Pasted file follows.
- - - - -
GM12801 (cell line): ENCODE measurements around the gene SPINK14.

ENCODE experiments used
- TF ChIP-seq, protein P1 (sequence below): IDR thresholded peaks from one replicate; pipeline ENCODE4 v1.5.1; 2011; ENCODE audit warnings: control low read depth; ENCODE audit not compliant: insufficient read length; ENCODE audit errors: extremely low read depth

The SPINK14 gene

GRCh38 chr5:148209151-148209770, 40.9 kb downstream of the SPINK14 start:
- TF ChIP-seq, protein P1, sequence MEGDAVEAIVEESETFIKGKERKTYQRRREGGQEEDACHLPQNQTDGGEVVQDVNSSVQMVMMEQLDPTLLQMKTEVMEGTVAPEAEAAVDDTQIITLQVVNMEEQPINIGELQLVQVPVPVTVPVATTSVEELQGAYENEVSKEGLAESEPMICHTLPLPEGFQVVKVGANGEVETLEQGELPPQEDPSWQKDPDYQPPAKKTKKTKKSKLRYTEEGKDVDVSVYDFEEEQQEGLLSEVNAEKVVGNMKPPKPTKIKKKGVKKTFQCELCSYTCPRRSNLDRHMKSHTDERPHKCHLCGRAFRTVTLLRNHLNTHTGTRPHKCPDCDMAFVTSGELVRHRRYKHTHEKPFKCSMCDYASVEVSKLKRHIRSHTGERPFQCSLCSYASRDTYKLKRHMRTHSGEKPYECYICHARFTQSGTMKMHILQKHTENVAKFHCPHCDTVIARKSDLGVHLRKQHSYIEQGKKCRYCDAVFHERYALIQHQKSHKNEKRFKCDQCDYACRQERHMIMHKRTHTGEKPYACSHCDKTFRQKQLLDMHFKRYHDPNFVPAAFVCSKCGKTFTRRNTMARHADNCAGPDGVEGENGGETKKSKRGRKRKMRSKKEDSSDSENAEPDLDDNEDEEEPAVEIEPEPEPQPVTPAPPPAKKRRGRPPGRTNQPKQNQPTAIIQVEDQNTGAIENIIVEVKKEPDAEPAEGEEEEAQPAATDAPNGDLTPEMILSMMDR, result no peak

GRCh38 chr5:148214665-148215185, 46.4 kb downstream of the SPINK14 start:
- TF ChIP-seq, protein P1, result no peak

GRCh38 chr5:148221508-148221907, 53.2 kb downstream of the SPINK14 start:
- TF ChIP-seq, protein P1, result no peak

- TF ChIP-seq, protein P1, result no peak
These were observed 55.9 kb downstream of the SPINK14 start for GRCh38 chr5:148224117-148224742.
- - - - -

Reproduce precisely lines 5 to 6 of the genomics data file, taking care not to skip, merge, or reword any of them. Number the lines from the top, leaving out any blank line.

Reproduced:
GRCh38 chr5:148209151-148209770, 40.9 kb downstream of the SPINK14 start:
- TF ChIP-seq, protein P1, sequence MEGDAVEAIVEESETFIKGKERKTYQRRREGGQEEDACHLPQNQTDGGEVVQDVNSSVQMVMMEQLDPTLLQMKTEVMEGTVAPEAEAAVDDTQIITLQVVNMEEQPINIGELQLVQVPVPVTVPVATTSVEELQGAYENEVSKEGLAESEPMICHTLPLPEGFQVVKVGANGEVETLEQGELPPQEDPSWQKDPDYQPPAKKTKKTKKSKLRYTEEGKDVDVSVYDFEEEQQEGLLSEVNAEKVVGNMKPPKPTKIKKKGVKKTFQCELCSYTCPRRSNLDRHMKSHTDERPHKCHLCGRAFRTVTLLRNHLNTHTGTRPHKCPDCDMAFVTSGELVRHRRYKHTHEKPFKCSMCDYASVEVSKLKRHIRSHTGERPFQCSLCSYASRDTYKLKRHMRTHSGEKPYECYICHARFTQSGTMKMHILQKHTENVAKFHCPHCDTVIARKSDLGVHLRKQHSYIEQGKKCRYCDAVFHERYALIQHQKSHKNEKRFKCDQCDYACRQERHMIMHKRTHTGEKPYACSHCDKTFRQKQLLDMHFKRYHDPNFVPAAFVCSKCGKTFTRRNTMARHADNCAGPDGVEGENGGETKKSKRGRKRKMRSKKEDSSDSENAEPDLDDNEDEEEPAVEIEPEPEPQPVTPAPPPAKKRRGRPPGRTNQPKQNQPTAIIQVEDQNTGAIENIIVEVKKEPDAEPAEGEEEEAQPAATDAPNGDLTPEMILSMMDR, result no peak